Fee Bill Dispute Case Shows Importance of Focus on Attorney Compliance with the Rules of Prof. Conduct

My candidate for the worst appeals court decision ever in a fee billing dispute case involving an insurer and an insured has to be Thomson Inc. v. Ins. Co. of N. Am., 11 N.E.3d 982 (Ind. Ct. App. 2014) trans. denied (May 15, 2015). Thompson was an environmental coverage case and one of the main issues was whether the insurers owed more than $5 Million in defense costs (which were awarded to the insured).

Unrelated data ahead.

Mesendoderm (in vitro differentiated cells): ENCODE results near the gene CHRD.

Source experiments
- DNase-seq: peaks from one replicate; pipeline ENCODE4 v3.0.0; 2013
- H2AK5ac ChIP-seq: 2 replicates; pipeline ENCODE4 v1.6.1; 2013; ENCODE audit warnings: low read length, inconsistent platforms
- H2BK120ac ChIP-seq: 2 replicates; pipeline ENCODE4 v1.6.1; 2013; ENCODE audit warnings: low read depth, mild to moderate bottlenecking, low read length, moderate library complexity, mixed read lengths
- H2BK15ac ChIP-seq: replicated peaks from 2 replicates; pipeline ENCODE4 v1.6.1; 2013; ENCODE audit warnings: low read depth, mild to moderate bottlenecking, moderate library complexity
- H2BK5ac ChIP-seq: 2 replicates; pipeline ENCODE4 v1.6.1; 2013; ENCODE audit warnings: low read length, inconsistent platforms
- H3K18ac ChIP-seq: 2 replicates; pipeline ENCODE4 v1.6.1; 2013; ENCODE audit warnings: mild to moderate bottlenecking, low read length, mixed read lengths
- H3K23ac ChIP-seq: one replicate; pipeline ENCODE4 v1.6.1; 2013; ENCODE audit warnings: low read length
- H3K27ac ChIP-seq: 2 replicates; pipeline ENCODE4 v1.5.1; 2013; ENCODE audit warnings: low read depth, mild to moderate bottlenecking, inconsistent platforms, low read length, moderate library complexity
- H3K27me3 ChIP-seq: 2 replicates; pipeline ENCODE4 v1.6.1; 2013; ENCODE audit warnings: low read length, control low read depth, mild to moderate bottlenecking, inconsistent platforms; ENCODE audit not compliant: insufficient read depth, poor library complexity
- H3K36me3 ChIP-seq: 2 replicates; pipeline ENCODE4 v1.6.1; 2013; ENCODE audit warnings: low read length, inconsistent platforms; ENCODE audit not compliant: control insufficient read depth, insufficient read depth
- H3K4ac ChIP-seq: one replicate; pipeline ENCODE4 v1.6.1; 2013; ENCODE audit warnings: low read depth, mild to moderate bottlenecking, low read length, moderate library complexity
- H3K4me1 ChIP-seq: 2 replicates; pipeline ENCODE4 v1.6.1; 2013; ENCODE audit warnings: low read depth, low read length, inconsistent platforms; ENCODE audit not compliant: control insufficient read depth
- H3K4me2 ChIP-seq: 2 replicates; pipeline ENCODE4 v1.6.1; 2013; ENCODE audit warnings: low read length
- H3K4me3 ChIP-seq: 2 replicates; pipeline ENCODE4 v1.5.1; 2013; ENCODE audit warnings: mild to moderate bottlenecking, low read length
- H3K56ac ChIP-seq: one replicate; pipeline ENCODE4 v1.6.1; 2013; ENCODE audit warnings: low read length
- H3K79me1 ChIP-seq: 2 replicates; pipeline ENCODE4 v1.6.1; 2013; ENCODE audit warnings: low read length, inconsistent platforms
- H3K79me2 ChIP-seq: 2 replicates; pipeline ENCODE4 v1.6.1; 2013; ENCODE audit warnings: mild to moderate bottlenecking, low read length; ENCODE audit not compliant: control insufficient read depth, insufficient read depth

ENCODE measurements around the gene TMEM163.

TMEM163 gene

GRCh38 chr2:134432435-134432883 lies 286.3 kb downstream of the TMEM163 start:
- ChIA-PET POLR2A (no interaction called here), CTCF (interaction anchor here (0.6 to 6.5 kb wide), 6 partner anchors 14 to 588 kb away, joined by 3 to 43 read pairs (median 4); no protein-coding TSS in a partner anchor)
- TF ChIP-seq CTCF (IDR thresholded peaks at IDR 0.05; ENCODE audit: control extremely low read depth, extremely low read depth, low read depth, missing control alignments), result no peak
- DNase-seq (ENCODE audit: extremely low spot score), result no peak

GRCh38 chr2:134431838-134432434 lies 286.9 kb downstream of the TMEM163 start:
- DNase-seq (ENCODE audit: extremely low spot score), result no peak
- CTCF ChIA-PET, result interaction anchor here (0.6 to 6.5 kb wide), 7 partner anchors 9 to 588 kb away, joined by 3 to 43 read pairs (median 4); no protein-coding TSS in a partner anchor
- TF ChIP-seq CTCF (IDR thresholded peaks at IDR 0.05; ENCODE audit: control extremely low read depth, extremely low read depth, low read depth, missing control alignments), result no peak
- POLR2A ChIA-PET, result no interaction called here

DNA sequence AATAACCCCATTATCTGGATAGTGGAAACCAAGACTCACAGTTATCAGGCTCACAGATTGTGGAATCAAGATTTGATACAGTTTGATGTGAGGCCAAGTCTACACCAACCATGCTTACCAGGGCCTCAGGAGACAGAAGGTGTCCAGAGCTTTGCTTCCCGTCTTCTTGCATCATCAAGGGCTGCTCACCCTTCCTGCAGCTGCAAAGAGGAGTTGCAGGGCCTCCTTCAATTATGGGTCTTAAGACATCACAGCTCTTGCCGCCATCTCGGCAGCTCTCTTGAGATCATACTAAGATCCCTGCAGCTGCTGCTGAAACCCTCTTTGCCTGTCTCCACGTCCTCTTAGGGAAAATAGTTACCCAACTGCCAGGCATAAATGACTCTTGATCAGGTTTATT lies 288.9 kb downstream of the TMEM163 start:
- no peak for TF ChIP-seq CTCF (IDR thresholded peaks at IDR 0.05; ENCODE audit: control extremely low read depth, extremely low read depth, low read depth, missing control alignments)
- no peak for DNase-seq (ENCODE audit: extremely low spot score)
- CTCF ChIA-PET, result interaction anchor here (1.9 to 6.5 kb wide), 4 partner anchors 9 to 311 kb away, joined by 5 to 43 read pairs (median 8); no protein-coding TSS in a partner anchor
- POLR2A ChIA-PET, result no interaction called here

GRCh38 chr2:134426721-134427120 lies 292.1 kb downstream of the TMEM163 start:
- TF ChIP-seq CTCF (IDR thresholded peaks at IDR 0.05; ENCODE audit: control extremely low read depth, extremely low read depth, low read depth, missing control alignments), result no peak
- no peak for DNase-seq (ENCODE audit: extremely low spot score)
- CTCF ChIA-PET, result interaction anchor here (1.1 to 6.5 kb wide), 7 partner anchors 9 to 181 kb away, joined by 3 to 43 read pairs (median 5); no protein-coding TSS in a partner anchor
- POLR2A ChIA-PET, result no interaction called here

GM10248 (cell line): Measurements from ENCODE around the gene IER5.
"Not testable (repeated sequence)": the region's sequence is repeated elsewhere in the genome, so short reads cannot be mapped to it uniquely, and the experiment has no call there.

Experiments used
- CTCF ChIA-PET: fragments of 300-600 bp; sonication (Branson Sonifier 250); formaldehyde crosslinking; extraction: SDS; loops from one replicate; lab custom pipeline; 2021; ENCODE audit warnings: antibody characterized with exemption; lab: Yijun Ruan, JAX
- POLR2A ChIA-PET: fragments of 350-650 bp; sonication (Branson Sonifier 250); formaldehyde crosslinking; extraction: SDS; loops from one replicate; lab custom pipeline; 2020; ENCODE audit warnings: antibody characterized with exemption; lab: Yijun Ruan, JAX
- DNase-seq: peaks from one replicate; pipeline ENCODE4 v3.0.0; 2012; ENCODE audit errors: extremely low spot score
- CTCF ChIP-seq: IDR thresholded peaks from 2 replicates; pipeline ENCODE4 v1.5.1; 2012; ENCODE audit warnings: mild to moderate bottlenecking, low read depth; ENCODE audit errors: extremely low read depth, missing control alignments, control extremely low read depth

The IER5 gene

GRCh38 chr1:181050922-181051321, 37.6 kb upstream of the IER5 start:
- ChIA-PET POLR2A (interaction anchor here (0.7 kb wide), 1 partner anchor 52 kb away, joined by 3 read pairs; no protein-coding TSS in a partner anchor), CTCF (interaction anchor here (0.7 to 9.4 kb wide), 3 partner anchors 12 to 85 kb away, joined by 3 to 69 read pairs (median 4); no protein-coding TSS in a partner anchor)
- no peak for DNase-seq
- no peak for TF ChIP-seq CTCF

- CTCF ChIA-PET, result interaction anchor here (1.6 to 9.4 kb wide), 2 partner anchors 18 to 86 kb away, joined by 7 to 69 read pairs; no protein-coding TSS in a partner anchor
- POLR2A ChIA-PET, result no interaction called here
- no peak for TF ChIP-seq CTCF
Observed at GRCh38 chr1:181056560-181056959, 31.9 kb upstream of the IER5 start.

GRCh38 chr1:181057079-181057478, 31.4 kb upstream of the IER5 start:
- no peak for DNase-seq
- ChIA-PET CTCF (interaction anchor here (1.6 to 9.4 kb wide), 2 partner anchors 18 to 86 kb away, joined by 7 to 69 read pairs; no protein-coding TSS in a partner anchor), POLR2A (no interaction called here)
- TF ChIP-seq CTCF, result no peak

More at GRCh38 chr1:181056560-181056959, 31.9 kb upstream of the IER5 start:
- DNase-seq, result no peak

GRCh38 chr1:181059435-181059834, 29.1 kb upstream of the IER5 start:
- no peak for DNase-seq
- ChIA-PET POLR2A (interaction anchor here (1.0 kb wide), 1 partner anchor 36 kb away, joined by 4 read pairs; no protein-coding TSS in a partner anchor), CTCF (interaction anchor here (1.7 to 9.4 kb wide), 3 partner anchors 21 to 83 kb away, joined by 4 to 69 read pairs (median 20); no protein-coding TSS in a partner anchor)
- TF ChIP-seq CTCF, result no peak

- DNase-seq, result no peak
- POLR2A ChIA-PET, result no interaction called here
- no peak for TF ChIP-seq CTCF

In a lengthy discourse on the expert opinions filed in the case, the court criticized the insurer’s expert’s opinion on several points including the fact that the expert cited to only one Indiana case in his opinion (which the court found inapplicable). Most importantly, though, the court noted that the insurer expert “did not apply Rule 1.5 as the standard” and that in fact the expert’s “written report expressly rejects it.” Also the court commented on the insurer expert’s qualifications and noted that the expert “never litigated or managed a toxic-tort, class action.”

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